In Canada, for instance, the country views cryptocurrency earnings as barter transactions. Companies based in the US have to convert cryptocurrency values to dollar amounts for the IRS on the dates payments occur. Similarly, employees must report all earnings in dollars, even when earned as Bitcoins or another currency.
Depending on the respective countries, reporting cryptocurrency earnings for tax purposes could be a straightforward process. However, companies with large percentages of international workers may decide that figuring out the logistics requires too much time-consuming research. If that happens, workers who strongly desire cryptocurrency payments could offer to find out the details and report back to their employers.
Despite the challenges we’ve presented, pioneer companies do exist that pay their employees in cryptocurrencies. Notably, none of the businesses are within the US, so some of the issues you learned about above may not apply to them. Geographical differences aside, if a growing number of companies around the world conclude that cryptocurrency payments for employees make sense, it could encourage other entities to follow suit.
Starting in February, GMO Internet, a Japanese company, will give portions of employee salaries in Bitcoin. Employees will be able to receive the equivalent of $890 per month in Bitcoins. A representative of the company said the move to offer Bitcoins as salary was intended to make the company at large more literate about how cryptocurrencies work.
Another business to consider is Buffer, a company associated with social-media tools that save time and grow traffic. It pays one of its developers, who reside in South Africa, a portion of his salary in Bitcoins. In this case, the employee is a big believer in the potential of Bitcoins. As such, he wanted to receive five percent of his wages in the currency.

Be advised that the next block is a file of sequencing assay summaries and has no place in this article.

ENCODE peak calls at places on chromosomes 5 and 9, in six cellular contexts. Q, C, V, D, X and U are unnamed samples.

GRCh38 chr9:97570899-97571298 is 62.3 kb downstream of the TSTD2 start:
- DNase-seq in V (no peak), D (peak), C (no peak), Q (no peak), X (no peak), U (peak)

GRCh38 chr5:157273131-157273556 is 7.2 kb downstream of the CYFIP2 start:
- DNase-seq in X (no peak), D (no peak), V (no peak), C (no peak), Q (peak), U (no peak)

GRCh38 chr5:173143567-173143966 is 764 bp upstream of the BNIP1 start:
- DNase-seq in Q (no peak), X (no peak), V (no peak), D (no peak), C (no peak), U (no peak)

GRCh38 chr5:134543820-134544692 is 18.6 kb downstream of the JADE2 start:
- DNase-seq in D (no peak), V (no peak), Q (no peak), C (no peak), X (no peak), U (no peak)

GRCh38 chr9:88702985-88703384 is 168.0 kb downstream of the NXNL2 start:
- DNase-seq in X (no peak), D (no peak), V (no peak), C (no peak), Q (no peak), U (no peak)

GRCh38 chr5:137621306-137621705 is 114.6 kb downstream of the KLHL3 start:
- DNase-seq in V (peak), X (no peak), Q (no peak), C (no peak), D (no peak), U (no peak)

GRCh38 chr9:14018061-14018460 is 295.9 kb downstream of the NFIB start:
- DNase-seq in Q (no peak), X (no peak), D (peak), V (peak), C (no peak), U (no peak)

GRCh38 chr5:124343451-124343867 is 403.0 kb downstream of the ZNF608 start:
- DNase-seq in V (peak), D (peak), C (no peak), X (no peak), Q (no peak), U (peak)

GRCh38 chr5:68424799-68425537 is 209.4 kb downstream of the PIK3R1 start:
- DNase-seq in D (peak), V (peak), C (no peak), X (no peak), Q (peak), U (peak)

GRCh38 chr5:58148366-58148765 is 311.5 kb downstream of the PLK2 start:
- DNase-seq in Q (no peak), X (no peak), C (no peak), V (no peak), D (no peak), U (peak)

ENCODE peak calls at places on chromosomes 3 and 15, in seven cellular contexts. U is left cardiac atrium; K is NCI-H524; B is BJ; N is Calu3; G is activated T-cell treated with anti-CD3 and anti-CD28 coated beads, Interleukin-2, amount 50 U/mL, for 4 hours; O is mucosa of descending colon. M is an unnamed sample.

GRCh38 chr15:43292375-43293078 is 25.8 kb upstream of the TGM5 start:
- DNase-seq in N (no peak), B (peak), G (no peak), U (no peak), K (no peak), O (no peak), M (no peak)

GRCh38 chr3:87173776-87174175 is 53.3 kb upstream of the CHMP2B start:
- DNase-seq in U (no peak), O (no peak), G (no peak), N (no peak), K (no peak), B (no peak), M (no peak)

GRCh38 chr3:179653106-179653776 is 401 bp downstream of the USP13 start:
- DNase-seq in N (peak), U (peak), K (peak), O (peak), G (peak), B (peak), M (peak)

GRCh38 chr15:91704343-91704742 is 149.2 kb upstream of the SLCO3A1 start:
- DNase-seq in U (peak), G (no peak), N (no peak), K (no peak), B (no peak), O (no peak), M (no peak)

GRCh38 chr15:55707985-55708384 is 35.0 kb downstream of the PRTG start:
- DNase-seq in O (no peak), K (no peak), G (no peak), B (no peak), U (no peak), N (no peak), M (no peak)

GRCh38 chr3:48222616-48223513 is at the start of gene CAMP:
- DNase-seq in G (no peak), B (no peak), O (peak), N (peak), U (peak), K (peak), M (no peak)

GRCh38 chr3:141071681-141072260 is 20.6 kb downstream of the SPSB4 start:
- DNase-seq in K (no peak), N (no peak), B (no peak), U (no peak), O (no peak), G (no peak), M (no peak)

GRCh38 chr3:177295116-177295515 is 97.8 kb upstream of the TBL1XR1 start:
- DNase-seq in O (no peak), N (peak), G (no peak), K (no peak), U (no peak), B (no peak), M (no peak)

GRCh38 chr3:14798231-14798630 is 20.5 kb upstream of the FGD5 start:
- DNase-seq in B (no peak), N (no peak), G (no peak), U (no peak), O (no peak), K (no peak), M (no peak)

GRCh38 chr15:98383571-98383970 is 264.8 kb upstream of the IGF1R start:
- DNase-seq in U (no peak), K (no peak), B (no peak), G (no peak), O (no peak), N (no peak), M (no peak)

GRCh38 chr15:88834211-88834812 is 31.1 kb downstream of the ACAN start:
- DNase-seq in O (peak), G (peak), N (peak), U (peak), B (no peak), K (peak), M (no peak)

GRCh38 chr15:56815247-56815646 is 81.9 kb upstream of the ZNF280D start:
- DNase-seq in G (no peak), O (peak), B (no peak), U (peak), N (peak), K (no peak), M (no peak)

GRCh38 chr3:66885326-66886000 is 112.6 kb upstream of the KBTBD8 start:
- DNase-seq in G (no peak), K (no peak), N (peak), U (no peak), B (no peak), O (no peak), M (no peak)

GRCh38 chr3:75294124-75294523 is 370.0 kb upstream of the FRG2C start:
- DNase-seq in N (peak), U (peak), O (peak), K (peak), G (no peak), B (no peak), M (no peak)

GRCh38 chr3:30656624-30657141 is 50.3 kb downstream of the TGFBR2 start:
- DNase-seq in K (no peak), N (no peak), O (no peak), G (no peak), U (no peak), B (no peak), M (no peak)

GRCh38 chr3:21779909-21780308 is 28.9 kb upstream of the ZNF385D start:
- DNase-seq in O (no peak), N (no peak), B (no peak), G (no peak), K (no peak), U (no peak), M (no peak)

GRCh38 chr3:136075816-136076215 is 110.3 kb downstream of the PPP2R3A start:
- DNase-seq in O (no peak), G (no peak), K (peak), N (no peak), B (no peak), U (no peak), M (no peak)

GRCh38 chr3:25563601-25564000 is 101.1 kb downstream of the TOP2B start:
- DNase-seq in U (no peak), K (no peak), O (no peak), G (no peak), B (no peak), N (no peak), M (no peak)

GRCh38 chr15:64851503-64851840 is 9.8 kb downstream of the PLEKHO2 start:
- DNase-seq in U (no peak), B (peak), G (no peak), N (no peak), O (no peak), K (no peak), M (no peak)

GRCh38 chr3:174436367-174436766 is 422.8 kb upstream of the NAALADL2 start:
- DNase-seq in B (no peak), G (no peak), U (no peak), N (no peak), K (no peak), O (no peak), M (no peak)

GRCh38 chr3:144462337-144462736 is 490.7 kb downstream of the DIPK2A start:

The man approached a payment associate that works with Buffer and began a dialogue, later completing research to find a company that specializes in payroll services related to cryptocurrencies. He’s a good example of an employee who was proactive and got positive results even though the company was not offering widespread cryptocurrency payments.
If a business is already in the cryptocurrency market, they might even ask employees during the hiring process whether they’ll accept non-physical payments. That situation happened at Bitedge, a sports betting establishment based in Australia. The company’s web developers receive 100 percent of their income in Bitcoins.
If you’re eager to explore the possibility of getting paid in cryptocurrency, it’s crucial to be aware of the volatility associated with cryptocurrency values, as well as the possibility that employers may not be up to speed about digital forms of payment. They might require you to research the specifics and provide guidance.
As cryptocurrencies become more prominent, finding ways to overcome these and other challenges get easier. You can strengthen your stance as an early, in-the-know adopter and get involved in what could eventually revolutionize the way employers give compensation.